Anime and cartoons have many differences, such as visual characteristic, background and story. These data tend to support that idea. As for “the things that make anime so special” is anime story and their visual characteristics which make anime so special. Because most of the characters in ani me have perfect body, for the woman they have slender body with big boobs and for man they have a muscular body. Besides, anime can turn into real action. Many people think that anime and cartoons are the same things. Actually, they are different and most of anime fans can sum this up in two words: “It’s different.” Anime is as unlike most American cartoons as, say, Batman and Spider-Man are different from the comics that run in daily papers. The major differences between anime and cartoons are the background, the character, and the plot. Based on our research, we figured out that nowadays people more like anime more than they do cartoons.

Popularity Of Anime And Cartoons In The United States

In the last couple of years, the consumption of manga and its television counterpart anime has been going up considerably in the United States and the West as a whole. Many people who once saw anime as a weird or niche market are starting to see it in the mainstream entertainment outlets more and more prominently with each passing year.

As an anime lover, I remember the days when I used to go to the computer room in high school and quietly read the weekly chapter releases of my favorite shounen (anime aimed toward adolescent males) manga. But these days, so very long ago, are largely passed and anyone with a Netflix account can see anime strewn all over the front-page suggestions. This increase in Western consumption of anime is due in large part to the increased accessibility of anime. With streaming giants like Hulu and Netflix, anime is moving more and more into the mainstream and into the forefront as a viable entertainment medium. The advent of manga streaming sites such as Crunchyroll has also brought along an increase in the comic counterpart of anime, manga, giving Western audiences the comic introduction to Japanese animation.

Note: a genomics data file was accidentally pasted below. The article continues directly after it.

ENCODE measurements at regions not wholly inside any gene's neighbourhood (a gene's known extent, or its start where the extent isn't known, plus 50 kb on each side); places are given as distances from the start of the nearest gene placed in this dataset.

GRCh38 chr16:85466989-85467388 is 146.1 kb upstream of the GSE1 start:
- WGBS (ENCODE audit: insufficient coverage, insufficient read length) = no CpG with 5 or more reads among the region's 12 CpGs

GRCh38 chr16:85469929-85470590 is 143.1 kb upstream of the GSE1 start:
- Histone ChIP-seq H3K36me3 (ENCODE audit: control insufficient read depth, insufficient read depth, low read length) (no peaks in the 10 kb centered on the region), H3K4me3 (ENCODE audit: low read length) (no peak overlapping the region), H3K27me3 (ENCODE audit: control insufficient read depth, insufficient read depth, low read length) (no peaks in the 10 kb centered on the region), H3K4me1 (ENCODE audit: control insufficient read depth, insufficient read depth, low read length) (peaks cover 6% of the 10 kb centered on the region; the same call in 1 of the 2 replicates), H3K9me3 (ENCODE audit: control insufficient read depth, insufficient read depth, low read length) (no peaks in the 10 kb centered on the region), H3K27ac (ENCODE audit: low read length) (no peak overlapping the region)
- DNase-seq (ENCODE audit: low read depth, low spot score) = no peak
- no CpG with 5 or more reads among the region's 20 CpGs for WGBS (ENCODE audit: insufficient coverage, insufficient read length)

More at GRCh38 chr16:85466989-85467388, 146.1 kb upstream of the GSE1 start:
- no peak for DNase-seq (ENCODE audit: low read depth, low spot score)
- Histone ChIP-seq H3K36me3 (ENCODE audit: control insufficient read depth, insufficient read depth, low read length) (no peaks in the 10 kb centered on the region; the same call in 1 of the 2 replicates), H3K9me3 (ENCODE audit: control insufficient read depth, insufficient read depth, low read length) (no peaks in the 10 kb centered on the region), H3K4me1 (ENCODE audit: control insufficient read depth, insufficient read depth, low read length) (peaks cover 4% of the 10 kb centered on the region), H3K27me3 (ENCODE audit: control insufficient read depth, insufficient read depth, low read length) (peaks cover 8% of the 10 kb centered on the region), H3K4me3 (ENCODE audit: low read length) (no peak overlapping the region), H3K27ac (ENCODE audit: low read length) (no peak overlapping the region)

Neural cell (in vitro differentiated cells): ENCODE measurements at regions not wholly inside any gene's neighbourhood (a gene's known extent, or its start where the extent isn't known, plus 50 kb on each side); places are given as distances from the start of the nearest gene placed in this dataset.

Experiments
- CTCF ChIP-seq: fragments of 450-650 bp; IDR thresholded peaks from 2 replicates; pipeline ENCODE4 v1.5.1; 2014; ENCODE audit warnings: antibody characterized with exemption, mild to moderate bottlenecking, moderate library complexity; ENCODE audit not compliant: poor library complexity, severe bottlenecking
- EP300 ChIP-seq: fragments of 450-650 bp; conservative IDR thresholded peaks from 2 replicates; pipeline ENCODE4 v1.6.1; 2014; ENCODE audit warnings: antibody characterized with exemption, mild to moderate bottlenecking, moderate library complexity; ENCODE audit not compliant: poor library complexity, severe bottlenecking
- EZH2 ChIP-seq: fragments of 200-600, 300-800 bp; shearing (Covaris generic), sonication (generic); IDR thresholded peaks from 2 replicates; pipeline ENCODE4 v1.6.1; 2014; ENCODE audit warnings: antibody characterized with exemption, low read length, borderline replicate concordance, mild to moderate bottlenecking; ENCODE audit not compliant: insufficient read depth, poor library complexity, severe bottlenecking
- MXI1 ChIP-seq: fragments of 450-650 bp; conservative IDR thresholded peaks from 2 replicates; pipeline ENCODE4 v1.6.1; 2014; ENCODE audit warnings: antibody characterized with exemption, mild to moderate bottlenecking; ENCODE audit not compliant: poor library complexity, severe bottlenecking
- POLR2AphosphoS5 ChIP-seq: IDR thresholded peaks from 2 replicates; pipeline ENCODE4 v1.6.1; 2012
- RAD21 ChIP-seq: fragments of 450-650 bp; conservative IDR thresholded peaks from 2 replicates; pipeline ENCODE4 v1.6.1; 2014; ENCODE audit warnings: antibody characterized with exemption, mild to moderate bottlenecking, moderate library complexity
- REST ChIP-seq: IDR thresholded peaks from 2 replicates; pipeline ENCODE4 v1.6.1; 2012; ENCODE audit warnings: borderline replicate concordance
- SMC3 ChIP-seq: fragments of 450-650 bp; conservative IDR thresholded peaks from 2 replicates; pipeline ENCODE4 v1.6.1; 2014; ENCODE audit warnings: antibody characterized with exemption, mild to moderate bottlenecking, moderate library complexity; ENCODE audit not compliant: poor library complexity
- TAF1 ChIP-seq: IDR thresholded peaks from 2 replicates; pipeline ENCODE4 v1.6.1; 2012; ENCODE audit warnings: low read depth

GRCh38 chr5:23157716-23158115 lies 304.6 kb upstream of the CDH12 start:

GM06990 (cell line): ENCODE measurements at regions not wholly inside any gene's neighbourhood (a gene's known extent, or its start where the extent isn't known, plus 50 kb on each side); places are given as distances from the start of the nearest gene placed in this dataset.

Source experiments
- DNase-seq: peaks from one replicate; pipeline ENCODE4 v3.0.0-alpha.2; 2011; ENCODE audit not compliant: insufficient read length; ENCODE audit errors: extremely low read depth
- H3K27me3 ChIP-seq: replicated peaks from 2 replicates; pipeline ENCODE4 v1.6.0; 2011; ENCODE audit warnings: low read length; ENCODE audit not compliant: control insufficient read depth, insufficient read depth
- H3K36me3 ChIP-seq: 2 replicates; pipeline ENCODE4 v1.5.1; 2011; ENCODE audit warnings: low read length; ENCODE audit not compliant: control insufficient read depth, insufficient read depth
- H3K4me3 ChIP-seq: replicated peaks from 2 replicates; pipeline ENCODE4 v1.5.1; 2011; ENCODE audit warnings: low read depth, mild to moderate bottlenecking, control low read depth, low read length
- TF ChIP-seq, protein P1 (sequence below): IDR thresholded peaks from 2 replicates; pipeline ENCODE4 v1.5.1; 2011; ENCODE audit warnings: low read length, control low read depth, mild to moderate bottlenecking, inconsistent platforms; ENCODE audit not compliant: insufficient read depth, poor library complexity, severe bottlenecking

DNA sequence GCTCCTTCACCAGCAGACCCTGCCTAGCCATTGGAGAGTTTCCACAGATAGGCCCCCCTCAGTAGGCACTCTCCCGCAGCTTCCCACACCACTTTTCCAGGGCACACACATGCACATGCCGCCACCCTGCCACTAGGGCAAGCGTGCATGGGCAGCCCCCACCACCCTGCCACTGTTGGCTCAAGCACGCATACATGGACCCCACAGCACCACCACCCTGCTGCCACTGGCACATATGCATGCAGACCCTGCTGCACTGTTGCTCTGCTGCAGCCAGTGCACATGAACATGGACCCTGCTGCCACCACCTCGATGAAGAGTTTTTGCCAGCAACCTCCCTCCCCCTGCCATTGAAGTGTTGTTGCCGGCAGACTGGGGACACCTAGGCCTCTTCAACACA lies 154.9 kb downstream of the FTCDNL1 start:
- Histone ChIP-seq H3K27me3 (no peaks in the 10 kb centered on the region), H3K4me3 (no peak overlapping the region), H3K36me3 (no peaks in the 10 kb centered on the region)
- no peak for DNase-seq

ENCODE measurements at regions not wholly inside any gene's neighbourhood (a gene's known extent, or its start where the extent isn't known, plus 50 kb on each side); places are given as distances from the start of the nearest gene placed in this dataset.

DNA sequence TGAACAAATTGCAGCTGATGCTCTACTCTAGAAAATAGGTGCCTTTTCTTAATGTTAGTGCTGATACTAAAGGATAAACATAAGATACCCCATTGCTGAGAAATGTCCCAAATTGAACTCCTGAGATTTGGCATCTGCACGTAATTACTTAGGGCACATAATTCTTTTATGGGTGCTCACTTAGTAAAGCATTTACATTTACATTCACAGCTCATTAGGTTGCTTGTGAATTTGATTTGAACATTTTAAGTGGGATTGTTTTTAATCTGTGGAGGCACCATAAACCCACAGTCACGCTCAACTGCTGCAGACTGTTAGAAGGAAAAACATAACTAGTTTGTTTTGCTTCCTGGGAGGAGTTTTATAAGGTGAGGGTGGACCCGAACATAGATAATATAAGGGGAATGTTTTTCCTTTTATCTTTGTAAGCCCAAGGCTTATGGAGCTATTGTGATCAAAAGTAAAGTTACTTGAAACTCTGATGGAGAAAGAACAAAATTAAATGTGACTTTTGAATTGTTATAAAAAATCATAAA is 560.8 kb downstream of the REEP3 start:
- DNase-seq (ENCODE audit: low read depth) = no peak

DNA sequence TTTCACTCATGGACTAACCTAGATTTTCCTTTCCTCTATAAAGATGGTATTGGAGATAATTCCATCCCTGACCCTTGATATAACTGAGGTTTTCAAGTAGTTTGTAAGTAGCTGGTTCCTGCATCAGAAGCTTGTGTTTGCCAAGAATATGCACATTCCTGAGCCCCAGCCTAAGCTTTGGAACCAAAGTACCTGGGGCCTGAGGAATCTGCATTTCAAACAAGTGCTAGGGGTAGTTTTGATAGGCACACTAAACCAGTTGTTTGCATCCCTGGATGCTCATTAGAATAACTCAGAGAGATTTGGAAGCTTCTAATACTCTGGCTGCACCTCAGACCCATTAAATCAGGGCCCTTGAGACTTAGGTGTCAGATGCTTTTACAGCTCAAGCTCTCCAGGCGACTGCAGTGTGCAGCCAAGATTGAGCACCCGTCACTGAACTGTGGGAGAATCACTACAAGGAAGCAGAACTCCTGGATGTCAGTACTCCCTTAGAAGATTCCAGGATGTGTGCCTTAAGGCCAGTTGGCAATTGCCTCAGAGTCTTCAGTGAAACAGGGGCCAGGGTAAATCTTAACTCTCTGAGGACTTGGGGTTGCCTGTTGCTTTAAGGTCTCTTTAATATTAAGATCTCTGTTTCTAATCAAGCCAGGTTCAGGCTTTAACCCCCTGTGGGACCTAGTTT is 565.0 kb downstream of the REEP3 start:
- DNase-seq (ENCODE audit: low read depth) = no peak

In looking at the rise of anime in the West, I can’t help but take notice of the Western cartooning industry and, in my opinion, its shrinking relevance in the global entertainment industry. While Western pop culture is going strong around the world, and is arguably America’s greatest export, our cartooning and comics have seen better and more profitable days. In my opinion much of this has to do with the increasing complexity and character driven story telling that one can enjoy in anime, and the lack thereof in American cartoons. One characteristic of anime and manga are the clear defining story markers; beginning, middle and end. No matter how long an anime may be, it is clear that the mangaka (manga/anime creator) has a clear direction for the story, with defined arcs and chapters. This adds an interesting dimension of emotion and advancement to these shows as one can follow a beloved character through numerous ups and downs and changes from childhood all the way until adulthood, watching the character grow alongside you.